(There’s absolutely no reason why anyone should read this very long entry. It’s fiction—no, it’s not about you—and it just fulfills a need I have to say that I’ve published fiction, even though pathetically I had to publish it myself on a free internet blog site.)
When the first New England Weekend catalog arrived in her mailbox, Diane vaguely wondered how in the world her name had landed on its mailing list. Her lifestyle? Her buying habits? Never. Why would her name appear as a potential customer of an upscale leisure catalog from Maine?
She had skimmed through the catalog briefly, raised her eyebrows at the prices, and then had tossed it into a pile of discarded magazines and glossy fliers on the front porch. The pile was three and a half feet tall—but it was nevertheless dwarfed by the teetering five-foot stack of old newspapers on one side and an untidy mound of Mel’s old shirts and pants on the other.
Diane sighed as she looked around the cluttered three-season front porch that ran the length of her house. Except for a narrow path that led from the exterior door to the interior door, the porch was full of Mel’s “stuff.” Mel had saved every item he had ever owned in their thirty-three years of marriage.
Besides the crammed front porch, Diane knew the attic was full and the garage was overflowing—because that was where she had carried items that no longer fit into the house. The dining room table was chronically heaped with piles that Mel intended to “go through sometime.” She occasionally tried to sort the piles when Mel was gone. But he amazingly knew every treasure in those stacks and would hunt frantically for missing fliers, coupons, or stray socks.
Mel loved garage sales and auctions. He especially loved the jumble boxes that people would assemble for their sales. “Look at all this great stuff I got for just fifty cents!” he would exclaim, rummaging through the box excitedly. Diane would try to look calm as he showed her an ancient egg beater with a broken gear, three orange plastic trick-or-treat pumpkins, an aqua lei from the county fair, or a ceramic troll with synthetic green hair.
Their yard contained every car Mel had owned since they’d been married—eight of them, although only two were actually running. Their elderly neighbor on the north, 82-year-old Gertie, would gaze nearsightedly at all the cars and quaver to Diane, “Houseful of company?” Diane would just smile wryly and say, “No, Gertie. Just Mel and me.”
When the second New England Weekend catalog appeared in the mailbox, Diane was about to toss it in the pile on the front porch, but the cover picture stopped her. White wooden Adirondack chairs were framed against a blue ocean background. A sailboat floated by. Border flowers surrounded a surrealistically green lawn—lilies, daisies, irises—in a profusion of blue, yellow, and orange. On a side table sat a colorful plate filled with grapes, peaches, strawberries, and watermelon.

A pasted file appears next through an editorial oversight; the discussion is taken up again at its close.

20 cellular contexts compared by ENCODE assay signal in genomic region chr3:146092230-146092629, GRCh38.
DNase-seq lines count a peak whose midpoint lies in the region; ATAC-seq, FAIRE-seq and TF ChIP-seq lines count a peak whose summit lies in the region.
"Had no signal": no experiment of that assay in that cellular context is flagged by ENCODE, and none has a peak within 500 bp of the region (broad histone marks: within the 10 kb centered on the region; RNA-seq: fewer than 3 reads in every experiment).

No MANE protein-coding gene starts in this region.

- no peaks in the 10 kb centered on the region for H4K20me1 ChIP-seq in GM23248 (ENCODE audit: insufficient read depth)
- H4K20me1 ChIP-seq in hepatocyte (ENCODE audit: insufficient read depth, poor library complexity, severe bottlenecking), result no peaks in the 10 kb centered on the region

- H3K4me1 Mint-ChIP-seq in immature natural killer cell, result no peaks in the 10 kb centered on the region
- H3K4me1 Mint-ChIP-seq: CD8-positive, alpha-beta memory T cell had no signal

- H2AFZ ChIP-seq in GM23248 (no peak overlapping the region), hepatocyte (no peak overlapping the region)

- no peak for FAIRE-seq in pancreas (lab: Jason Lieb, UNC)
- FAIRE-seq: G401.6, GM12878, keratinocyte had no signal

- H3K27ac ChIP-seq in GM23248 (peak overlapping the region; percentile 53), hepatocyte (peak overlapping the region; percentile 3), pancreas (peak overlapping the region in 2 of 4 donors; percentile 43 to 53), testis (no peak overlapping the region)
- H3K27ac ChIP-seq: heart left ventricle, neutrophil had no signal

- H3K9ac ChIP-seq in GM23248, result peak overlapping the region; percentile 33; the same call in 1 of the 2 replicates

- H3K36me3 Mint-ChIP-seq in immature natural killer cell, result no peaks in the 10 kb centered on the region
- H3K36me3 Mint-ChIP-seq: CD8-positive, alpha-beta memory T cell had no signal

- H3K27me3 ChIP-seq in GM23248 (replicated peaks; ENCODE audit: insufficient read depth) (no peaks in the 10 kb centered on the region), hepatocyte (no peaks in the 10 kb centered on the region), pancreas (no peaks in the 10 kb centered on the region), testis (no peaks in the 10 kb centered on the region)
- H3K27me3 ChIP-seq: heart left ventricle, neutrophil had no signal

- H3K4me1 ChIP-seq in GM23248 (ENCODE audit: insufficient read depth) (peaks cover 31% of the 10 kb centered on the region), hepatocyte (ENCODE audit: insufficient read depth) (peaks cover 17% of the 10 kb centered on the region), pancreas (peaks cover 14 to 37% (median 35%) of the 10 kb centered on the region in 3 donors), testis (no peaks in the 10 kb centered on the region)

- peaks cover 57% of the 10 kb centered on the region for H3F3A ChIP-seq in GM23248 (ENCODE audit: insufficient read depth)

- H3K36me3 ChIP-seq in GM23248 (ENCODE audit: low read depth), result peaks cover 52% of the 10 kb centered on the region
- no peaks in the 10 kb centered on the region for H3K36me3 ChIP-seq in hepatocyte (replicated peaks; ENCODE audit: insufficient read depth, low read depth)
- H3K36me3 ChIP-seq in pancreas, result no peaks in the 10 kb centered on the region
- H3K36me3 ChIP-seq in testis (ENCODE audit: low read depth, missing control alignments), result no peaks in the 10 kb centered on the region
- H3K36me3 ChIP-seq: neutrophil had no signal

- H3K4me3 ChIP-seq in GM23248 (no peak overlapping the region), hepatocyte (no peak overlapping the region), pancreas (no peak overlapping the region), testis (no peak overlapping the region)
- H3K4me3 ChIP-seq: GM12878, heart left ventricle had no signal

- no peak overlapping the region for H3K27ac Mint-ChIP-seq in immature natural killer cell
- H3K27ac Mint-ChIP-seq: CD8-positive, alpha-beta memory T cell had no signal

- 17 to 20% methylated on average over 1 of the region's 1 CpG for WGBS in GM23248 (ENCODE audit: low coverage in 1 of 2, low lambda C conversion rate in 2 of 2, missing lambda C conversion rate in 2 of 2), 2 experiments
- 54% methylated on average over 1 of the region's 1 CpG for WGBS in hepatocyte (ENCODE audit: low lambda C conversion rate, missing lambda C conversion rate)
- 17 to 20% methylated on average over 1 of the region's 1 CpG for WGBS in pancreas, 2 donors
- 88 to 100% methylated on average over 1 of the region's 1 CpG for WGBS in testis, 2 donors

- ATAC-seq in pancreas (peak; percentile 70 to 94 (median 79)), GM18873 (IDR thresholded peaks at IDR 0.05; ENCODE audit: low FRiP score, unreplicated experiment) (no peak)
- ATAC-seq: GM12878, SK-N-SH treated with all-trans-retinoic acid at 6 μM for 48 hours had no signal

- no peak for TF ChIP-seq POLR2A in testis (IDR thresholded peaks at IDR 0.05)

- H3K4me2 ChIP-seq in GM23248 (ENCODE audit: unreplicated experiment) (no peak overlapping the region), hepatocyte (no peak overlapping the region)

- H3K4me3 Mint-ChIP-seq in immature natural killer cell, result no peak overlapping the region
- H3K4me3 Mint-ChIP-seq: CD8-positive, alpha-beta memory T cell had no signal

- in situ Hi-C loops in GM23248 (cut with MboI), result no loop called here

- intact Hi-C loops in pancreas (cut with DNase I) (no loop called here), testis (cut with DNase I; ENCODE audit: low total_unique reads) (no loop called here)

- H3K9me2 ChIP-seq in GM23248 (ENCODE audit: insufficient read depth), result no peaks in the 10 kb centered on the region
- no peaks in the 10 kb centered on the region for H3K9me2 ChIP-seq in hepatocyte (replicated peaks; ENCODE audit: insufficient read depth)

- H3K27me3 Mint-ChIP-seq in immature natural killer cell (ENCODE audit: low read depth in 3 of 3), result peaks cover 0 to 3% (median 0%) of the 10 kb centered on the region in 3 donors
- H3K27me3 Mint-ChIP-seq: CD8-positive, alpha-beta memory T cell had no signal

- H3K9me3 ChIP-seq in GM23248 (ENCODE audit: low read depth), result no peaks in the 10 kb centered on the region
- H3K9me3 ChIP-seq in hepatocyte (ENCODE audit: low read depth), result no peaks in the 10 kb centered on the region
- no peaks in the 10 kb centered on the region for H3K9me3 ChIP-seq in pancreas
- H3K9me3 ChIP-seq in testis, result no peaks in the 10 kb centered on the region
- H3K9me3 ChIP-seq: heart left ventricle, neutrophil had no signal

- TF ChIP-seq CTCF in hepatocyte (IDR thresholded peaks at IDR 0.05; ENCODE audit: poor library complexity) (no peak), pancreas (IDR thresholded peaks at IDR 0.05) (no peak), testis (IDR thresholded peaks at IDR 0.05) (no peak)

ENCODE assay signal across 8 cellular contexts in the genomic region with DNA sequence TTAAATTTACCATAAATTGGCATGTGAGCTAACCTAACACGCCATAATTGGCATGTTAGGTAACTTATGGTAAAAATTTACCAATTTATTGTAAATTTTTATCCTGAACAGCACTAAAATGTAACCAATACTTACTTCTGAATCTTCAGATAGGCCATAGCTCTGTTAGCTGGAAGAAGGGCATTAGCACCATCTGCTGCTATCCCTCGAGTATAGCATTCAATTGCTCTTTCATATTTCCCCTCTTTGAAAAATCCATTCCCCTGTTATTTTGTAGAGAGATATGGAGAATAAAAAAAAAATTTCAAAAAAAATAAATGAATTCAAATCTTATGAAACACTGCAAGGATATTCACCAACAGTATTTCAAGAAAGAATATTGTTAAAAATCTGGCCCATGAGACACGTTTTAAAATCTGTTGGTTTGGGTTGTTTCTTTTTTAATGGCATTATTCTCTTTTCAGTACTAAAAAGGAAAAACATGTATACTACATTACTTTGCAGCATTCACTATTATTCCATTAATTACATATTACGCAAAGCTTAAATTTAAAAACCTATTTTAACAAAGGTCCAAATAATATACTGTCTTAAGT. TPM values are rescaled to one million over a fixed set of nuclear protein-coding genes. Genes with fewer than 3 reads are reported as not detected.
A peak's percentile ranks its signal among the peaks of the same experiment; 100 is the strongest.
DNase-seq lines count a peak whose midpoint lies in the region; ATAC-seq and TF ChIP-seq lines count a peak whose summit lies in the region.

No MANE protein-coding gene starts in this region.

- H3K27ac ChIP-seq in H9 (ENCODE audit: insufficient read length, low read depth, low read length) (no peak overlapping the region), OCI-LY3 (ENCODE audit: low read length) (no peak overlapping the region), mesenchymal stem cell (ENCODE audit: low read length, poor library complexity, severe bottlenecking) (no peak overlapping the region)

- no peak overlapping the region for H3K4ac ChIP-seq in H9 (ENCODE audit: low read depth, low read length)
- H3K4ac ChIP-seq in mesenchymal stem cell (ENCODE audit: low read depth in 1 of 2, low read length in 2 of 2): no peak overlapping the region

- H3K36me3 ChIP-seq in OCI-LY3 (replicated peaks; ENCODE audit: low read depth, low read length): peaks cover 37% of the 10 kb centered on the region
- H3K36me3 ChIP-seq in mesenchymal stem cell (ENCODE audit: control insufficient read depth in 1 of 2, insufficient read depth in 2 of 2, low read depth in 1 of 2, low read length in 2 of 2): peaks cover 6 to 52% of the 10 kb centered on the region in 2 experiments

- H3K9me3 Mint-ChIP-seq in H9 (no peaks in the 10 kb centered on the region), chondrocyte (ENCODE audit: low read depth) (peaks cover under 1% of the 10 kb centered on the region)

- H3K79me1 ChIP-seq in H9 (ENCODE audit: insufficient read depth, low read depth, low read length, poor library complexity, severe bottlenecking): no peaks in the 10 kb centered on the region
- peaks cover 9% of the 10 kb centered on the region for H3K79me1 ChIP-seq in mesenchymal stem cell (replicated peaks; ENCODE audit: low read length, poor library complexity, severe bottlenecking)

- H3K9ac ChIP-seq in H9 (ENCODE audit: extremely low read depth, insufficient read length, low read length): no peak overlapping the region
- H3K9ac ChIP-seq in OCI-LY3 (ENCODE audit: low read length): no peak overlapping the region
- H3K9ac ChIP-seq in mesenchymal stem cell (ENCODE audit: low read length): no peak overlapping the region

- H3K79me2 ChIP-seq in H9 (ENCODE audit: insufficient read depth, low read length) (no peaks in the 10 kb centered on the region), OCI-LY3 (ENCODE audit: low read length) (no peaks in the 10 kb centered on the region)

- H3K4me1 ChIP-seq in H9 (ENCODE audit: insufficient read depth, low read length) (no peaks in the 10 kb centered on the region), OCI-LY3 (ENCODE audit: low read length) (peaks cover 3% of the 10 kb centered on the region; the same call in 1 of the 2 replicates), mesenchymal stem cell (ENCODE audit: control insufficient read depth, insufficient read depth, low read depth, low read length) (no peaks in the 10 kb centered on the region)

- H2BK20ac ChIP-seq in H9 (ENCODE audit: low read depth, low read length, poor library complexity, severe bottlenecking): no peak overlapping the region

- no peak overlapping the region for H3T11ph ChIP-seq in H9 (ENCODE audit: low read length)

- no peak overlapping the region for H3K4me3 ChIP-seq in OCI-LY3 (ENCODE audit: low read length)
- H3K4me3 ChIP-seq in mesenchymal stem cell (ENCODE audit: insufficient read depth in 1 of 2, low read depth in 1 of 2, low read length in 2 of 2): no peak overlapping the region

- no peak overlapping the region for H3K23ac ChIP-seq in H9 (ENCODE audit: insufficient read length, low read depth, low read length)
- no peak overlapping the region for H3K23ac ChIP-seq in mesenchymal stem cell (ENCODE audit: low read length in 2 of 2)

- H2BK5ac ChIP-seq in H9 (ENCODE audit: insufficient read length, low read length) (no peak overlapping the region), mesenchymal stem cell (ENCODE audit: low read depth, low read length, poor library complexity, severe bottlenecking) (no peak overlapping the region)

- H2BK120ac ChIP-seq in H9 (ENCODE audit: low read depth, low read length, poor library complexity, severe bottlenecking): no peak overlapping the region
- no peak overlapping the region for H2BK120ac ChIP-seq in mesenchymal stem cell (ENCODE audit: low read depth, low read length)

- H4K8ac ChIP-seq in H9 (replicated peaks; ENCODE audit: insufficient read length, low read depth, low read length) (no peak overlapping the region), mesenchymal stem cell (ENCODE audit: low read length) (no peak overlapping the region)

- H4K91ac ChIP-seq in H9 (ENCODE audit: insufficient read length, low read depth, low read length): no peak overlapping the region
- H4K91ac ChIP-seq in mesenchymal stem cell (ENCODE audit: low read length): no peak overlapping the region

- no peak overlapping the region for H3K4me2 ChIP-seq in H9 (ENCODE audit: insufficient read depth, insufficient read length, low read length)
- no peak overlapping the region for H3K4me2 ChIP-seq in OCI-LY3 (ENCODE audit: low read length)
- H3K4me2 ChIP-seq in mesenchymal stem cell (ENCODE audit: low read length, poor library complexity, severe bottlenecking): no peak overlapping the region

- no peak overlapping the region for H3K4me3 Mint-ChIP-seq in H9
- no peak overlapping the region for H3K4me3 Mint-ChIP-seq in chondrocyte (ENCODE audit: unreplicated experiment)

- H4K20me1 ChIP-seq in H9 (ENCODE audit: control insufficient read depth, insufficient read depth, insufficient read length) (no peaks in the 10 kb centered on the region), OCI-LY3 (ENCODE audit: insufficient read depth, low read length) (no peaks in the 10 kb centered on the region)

No people cluttered the picture—just a single pair of red canvas shoes abandoned casually next to an Adirondack. Diane visualized herself sitting in one of the glossy white chairs, looking out over the flowers to the water and the sailboat, delicately picking the plumpest red strawberry from the plate.
Absently, she leafed through the catalog and saw herself slipping her feet into the red canvas shoes before leaving for a walk on the beach dressed in the coastal linen walking shorts and the lime-colored linen/cotton rib sweater from page 11. On an impulse, she mentally added the beautifully groomed, intelligent-looking golden retriever from page 22 (cozily sleeping on a forest-green cedar-filled dog bed) to run along beside her on the beach for companionship.
She thought briefly of adding Mel to the vision. But when she tried to put him into the River Pocket shorts and a pastel Kennebunkport Polo from page 27, Diane couldn’t keep the image in focus. In her mind he kept changing back into his ragged cut-off jeans and stained “We Fest 1995” tee shirt. So she kept the dog and eliminated Mel from her daydream.
The third catalog came a month later. Diane was still puzzled. Why did they keep sending her these catalogs? She had never ordered anything, yet they came with dogged regularity.
She cleared a spot on the couch, pushing aside the camouflage and blaze-orange hunting clothes that Mel had found at a garage sale the weekend before. Mel hadn’t hunted in twelve years. However, a widow had been selling all her husband’s hunting gear—and Mel had gotten the whole smelly pile for twenty-five-bucks-what-a-deal.
From the odor, Diane had half expected to find the widow’s dead husband buried within the pile of old clothes. As usual, she had looked at the pile without comment and left the room. Normally, she would have come back later, sighing and scooping them into the washing machine to at least retard the mildew growth. But this time, she had turned her back. So they had lain on the couch for four—no, five—days, making the living room smell like a duck blind.